The food was adequate as to expectations. The accommodations, while a bit simple, were also adequate to meet my immediate needs for sleep and hygiene.

Overall, I met some very nice people, learned a lot about the fauna and culture of Sri Lanka and enjoyed my stay very much.

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Eileen Schildberg

You can have a lot of fun in the SLWCS if you get involved with the project and the people and do not be afraid of getting a little dirty. They take care of the volunteers very well, the staff is lovely and everything is always clean and the food is very delicious. In addition, there is always a contact person on site if you need help.

I learned a lot about the animals, the work here and about the culture. I really enjoyed seeing how dedicated the whole team is to helping people and animals on the ground. But I was most fascinated by the Project Orange Elephant, which found out that elephants do not eat oranges and they try to avoid damage. Also it was always nice to see the elephants in real nature every day.

I stayed in this project for 2 weeks, but would recommend to anyone if it is possible to stay longer. I spend a wonderful time here, which I will not forget. The filed house becomes your own family, your own home. I will miss the time here very much and if I have the opportunity I would come again.

Many thanks to the wonderful team.

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Emma Lancaster

I heard about this volunteer program through my friend Rae, who discovered it through IVHQ. I read up on the program, and really liked the idea of volunteering in wild elephant conservation in a non-invasive way.

I genuinely enjoyed everything about the volunteer program here. It was really nice to have a variety of different activities every week, and the same routine of elephant observation at night. I also really enjoyed the flexibility of being able to do more work if you wanted to help further. I got a chance to help with elephant ID’s a few times in the afternoons, and it was not only fun, but really useful for me to learn about the process of IDing and the techniques to distinguish elephants apart. I am really happy that I had the opportunity to help out with this, and I just wish I could have done more!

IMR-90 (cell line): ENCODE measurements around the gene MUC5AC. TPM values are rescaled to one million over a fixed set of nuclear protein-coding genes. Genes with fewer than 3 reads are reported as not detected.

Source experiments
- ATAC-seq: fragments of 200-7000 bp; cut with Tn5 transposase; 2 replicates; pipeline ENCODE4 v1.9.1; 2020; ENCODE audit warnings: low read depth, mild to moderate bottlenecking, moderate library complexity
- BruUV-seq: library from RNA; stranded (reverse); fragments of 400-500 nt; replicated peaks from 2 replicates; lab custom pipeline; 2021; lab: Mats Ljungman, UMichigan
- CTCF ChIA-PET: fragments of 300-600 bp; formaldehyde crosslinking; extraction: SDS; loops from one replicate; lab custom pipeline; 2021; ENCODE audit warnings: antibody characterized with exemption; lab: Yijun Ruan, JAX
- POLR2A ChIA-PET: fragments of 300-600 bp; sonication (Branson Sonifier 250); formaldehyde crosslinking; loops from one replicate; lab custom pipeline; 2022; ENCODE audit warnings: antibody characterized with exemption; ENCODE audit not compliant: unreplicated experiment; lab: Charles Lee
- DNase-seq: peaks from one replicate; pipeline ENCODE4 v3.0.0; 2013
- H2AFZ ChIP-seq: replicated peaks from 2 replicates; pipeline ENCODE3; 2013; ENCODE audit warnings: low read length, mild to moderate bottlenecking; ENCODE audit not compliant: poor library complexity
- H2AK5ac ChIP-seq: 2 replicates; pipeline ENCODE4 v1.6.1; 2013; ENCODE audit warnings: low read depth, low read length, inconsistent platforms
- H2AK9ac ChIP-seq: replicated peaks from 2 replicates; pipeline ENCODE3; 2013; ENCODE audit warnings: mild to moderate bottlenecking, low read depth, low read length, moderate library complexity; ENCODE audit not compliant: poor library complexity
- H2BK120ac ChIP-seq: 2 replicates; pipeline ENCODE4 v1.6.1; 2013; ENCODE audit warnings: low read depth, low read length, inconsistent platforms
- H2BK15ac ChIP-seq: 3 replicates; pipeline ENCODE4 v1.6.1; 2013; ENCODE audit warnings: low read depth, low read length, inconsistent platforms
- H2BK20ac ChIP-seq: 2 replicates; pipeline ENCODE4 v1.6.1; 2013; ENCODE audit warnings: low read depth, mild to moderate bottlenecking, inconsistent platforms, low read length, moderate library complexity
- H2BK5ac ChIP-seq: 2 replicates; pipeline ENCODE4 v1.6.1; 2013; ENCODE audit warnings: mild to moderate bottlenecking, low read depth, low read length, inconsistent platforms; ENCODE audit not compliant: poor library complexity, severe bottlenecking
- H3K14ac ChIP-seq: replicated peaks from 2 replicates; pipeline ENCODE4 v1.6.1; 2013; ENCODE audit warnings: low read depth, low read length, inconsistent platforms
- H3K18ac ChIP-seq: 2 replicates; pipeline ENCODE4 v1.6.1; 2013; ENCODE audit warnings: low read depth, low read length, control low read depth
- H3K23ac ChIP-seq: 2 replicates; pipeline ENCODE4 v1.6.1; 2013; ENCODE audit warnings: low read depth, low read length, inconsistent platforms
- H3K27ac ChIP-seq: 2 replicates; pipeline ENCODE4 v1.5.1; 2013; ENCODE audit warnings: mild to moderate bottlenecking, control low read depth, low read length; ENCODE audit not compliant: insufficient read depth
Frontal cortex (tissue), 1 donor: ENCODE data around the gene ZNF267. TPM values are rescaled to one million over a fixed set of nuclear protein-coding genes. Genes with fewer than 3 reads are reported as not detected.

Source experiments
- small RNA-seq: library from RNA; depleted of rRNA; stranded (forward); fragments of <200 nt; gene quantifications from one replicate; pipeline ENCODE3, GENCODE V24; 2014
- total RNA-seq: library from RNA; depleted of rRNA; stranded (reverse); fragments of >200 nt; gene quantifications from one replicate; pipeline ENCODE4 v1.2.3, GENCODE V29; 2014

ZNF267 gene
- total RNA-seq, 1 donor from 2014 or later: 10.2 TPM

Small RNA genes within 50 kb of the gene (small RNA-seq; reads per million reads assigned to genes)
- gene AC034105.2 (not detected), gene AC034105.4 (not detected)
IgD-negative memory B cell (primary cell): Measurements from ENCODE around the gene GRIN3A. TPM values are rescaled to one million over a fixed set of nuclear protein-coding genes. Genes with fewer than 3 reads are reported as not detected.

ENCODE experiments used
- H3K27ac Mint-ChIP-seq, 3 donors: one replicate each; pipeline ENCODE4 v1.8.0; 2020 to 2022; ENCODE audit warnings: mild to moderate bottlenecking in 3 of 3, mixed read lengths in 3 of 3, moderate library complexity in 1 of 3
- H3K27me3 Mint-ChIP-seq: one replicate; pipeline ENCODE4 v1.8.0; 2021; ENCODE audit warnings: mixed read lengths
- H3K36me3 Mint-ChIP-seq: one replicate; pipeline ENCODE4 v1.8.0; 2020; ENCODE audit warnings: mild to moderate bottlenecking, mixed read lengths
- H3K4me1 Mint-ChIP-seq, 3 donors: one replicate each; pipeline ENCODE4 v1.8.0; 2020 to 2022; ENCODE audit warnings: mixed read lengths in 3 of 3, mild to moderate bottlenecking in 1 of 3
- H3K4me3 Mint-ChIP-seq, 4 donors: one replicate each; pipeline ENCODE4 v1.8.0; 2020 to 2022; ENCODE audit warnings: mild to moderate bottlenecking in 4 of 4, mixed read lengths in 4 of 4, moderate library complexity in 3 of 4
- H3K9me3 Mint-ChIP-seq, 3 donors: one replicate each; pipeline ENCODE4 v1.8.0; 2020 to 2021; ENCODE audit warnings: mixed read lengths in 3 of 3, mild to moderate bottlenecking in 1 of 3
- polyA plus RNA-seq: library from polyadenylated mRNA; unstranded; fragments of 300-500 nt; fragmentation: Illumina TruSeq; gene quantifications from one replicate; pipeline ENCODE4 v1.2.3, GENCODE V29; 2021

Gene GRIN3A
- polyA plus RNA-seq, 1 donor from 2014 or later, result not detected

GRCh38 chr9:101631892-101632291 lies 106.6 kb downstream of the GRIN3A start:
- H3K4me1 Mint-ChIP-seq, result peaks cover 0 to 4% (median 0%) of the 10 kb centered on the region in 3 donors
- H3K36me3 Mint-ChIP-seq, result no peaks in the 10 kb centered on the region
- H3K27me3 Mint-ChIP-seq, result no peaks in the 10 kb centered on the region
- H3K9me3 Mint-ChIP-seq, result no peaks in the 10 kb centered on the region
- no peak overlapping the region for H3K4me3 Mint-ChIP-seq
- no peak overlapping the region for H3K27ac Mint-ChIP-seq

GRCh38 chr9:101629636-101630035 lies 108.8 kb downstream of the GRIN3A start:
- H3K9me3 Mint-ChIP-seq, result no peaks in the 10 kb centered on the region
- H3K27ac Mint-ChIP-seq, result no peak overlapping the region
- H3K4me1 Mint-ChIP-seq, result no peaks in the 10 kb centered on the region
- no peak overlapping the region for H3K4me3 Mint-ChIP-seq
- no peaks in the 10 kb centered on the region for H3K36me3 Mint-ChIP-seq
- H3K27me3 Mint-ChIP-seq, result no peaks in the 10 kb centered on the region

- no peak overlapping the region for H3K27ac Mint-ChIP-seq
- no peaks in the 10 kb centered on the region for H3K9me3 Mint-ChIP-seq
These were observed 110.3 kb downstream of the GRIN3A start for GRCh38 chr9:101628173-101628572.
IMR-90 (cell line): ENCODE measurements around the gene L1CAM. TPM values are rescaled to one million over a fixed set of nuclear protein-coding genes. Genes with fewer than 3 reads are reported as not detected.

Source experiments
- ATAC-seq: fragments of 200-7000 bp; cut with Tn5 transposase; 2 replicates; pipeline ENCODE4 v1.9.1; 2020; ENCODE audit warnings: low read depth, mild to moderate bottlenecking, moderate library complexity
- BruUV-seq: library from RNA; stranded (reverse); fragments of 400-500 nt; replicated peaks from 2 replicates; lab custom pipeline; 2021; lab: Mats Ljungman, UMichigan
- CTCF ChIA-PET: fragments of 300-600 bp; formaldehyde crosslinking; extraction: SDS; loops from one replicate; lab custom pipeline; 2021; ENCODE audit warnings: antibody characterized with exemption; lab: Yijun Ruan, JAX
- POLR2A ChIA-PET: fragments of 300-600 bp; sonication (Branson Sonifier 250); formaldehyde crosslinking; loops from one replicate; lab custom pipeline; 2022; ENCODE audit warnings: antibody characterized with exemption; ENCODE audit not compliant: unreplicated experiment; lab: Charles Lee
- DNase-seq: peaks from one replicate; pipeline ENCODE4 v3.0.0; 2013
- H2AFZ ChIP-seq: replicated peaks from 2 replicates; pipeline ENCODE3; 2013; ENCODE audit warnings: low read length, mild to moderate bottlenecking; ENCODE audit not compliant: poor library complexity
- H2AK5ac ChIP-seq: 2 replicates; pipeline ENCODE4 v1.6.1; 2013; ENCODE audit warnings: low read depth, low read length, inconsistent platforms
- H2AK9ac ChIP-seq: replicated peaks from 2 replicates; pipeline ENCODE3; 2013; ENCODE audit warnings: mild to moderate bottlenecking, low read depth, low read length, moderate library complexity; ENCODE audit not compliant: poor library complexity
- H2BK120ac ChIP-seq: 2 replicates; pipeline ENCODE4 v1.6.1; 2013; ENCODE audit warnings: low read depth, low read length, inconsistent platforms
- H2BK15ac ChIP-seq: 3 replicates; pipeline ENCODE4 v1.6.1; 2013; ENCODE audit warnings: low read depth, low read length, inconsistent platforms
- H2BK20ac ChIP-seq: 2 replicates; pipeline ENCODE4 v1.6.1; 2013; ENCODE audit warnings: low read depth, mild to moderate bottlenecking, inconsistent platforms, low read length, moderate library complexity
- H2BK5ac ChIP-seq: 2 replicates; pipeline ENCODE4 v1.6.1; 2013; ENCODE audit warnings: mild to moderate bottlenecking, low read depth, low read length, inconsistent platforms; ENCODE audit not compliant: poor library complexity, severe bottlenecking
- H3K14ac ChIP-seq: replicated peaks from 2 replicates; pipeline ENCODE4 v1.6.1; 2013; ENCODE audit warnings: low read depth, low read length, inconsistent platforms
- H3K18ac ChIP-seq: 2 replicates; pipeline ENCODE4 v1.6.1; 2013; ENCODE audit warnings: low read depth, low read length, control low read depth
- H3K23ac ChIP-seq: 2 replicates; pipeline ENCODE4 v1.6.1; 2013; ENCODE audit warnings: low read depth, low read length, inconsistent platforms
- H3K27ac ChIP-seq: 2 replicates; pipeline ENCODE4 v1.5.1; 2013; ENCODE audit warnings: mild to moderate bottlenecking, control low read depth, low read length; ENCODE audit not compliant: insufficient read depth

I loved the variety of projects each week – dung analysis, pugmark surveys, fence monitoring, and project orange I liked especially, although I think my favourite project was the dung analysis!! It was nice that the volunteers were given the opportunity to do the data collection and recording. I felt like doing this, I was able to learn a bit more about the processes behind the research and I felt more involved.

The elephant observations were also really nice. Even on the days where we didn’t see any elephants, I still had so much fun riding in the jeeps and hanging out with everybody. I also got a chance to practice Sinhala during this time!

The staff is amazing!! I got along with all of them really well. Alicia is very nice and friendly, and helped me get involved with the elephant ID’s which was super awesome! The other staff members are hilarious (Siria especially), and they were always more than happy to teach me new things about the work, and Sinhala words. There was never a dull moment here thanks to the staff; they all made me feel like I was at home!

The food here was delicious and not too spicy. I never got sick of the meals, although it was nice being able to stop in town once a week to get snacks to feed my chocolate cravings.

Overall, I had a fantastic time, and I wouldn’t change anything about the program. It is so hard to leave, and I would extend my trip if I could! Thank you all for a wonderful volunteer experience 

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Horsfield Family: Michelle, Paul & Ruari and Toby kids aged 10 & 12

We booked to come as we wanted to do something together as a family experiencing a new culture and gaining some personal satisfaction from contributing to a worthwhile project. We have grown together and as parents we’ve enjoyed seeing how our kids operate with other adults in a communal setting like this. We have enjoyed meeting the staff who live locally and eating the tasty food so well prepared by Leela Ratuna.

It has been overall a great adventure and we have all learned a lot; roughing it in dorms is all part of the charm; the boys have loved the endless games of Uno in the evenings and we’ve learnt a lot about the human elephant conflict issue here.

Good luck with the future and we all wish you well.

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Jamie and Frances Clough-Murray

We have had an amazing time doing what we like to do best, watch wildlife in its natural habitat.

The staff were really friendly and accommodating. Alicia is a perfect volunteer coordinator, enthusiastic, always happy to listen and help with everything including the weekends. The Field Scouts are really friendly and can get there point over without speaking much English (which is better than my non existent Sinhala). Siriya is an amazing guide and always finds a way to lighten the mood if its down, which is a real asset.